Photo of park attendees riding the Jack Rabbit in the early 1900s.
Photo of the Old Mill ride during the early 1900s.
Photo of Kennywood lit up during the evening hours.
Photo of the official plaque naming Kennywood as a National Historic Landmark.
Backstory and Context
The Monongahela Street Railway Company originally constructed Kennywood, but decided to relinquish ownership of the park at the beginning of the 20th century. In 1902, the park experienced subleasing to various contractors. The McSwigan and Henninger families would be the proprietors of Kennywood beginning in 1906 and would hold that title for the next 100 years. The new management implemented many rides and attractions that have stood the test of time (with some refurbishment when necessary). In 1987, Kennywood was named to be a National Historic Landmark. Only one other amusement park is on the prestigious list with Kennywood Park.
Kennywood has maintained it's fun-factor since 1898. Two original structures from the park's creation still stand in present day Kennywood; however, the two buildings have been remodeled into the Johnny Rockets restaurant and the Parkside Café. Three original roller-coasters are still functioning to this day: the Jack Rabbit, Thunderbolt (originally named Pippin), and Racer. Another classic ride, the Old Mill, which was introduced in the early 1900s, survived a fire shortly after it's construction. The ride was rebuilt and continued to function to this day; although, the Old Mill is now Garfield's Nightmare. With these genuine structures still in place, Kennywood solidified it's place in Pennsylvania history. In addition to the old, yet enjoyable, roller-coasters, Kennywood is introducing the new Steel Curtain coaster for the 2019 season.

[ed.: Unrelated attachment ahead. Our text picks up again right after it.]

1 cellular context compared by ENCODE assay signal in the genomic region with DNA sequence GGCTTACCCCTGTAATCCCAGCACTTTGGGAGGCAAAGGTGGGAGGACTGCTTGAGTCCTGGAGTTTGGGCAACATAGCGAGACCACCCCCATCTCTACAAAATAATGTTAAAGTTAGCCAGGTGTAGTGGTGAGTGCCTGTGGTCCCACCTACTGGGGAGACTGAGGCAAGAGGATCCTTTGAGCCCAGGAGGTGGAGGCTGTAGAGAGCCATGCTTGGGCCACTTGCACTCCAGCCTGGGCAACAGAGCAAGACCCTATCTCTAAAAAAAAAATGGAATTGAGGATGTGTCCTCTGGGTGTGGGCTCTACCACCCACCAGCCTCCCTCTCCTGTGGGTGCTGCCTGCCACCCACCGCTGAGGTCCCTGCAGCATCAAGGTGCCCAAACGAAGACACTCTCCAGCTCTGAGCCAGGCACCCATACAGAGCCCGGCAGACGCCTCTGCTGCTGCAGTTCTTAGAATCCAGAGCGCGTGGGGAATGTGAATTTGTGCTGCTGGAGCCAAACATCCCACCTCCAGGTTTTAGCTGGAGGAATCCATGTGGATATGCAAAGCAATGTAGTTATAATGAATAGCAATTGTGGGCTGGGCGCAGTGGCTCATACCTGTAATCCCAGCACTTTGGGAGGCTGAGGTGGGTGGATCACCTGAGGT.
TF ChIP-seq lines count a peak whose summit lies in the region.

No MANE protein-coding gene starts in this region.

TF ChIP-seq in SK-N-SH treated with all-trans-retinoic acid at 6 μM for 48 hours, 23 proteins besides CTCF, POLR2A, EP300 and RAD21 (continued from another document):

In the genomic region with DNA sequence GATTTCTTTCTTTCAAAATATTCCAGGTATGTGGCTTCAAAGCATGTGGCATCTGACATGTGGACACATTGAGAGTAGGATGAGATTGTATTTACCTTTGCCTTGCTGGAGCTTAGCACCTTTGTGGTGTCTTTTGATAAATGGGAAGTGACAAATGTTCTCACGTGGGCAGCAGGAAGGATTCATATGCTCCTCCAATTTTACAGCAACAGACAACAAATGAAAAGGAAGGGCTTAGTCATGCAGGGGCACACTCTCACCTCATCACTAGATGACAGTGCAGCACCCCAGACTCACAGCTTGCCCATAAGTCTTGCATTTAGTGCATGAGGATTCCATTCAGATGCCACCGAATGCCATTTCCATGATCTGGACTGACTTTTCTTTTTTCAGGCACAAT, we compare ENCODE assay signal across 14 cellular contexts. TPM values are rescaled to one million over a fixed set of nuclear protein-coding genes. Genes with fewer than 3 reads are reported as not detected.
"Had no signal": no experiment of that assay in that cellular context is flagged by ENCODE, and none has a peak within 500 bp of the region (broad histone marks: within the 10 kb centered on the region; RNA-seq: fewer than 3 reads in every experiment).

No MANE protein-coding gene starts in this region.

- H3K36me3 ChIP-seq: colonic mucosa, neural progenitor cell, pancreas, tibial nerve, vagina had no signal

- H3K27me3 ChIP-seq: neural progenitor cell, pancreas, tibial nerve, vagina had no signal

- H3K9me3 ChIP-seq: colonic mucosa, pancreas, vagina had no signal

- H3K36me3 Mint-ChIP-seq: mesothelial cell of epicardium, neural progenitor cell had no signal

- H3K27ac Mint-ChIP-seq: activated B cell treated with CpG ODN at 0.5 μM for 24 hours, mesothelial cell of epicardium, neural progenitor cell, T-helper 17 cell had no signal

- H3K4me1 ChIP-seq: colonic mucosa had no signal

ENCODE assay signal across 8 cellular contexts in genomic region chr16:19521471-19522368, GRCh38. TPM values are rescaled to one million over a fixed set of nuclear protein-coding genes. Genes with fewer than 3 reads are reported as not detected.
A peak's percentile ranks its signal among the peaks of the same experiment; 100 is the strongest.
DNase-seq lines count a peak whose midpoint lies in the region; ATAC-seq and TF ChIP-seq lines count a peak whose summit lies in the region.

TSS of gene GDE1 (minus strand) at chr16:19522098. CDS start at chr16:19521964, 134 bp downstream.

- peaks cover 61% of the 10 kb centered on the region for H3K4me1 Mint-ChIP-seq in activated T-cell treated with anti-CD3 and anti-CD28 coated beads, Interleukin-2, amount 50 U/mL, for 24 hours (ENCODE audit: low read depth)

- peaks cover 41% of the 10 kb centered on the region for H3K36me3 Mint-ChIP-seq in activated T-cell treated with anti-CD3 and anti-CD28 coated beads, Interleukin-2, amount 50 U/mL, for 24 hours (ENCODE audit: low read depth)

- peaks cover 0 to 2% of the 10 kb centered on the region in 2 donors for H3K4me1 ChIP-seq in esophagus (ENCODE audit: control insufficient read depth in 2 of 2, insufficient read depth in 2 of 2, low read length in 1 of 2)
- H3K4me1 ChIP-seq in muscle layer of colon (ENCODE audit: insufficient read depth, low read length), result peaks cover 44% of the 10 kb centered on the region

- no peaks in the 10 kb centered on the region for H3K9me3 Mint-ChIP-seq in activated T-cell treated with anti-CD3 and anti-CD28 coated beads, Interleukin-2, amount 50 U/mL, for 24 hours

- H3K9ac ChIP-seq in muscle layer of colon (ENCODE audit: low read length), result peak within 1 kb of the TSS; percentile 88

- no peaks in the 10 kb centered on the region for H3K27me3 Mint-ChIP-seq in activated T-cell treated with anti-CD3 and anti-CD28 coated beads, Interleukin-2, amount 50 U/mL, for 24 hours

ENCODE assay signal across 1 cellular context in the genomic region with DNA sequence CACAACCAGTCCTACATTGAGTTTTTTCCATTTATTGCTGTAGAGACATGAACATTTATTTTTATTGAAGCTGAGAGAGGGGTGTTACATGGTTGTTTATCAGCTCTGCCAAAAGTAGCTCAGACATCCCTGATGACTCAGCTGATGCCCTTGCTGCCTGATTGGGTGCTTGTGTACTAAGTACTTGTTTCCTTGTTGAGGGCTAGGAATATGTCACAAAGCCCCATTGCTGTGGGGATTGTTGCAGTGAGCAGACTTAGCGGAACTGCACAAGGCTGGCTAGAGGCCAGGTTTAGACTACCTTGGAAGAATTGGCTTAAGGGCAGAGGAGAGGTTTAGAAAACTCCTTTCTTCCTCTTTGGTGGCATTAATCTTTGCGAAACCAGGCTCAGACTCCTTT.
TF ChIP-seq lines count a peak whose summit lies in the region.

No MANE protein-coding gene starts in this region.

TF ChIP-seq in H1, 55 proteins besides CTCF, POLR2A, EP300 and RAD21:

Kennywood isn't just for roller-coaster enthusiasts and thrill seeking tourists. Kennywood offers plenty of other forms of fun for it's attendees. Picnicking was a popular pastime within the park, and in 1900 a band shell was built so bands could come and play during the summer months. In 1927, a stage was built so circus acts could perform at the park. These acts were free to park goers and proved to be invaluable during the Great Depression.
“Kennywood.” Visit Pittsburgh, www.visitpittsburgh.com/directory/kennywood/
“Photos: Top 10 Oldest Rides and Attractions at Kennywood.” Los Angeles Times, Los Angeles Times, 16 Mar. 2014, www.latimes.com/travel/deals/la-trb-kennywood-top-10-photos-07201116-pg-photogallery.html
Wintermantel, Mike. “Kennywood Park Historical Marker.” Historical Marker, 27 Apr. 2019, www.hmdb.org/marker.asp?marker=40896
Hahner, David P. Kennywood. Arcadia, 2004.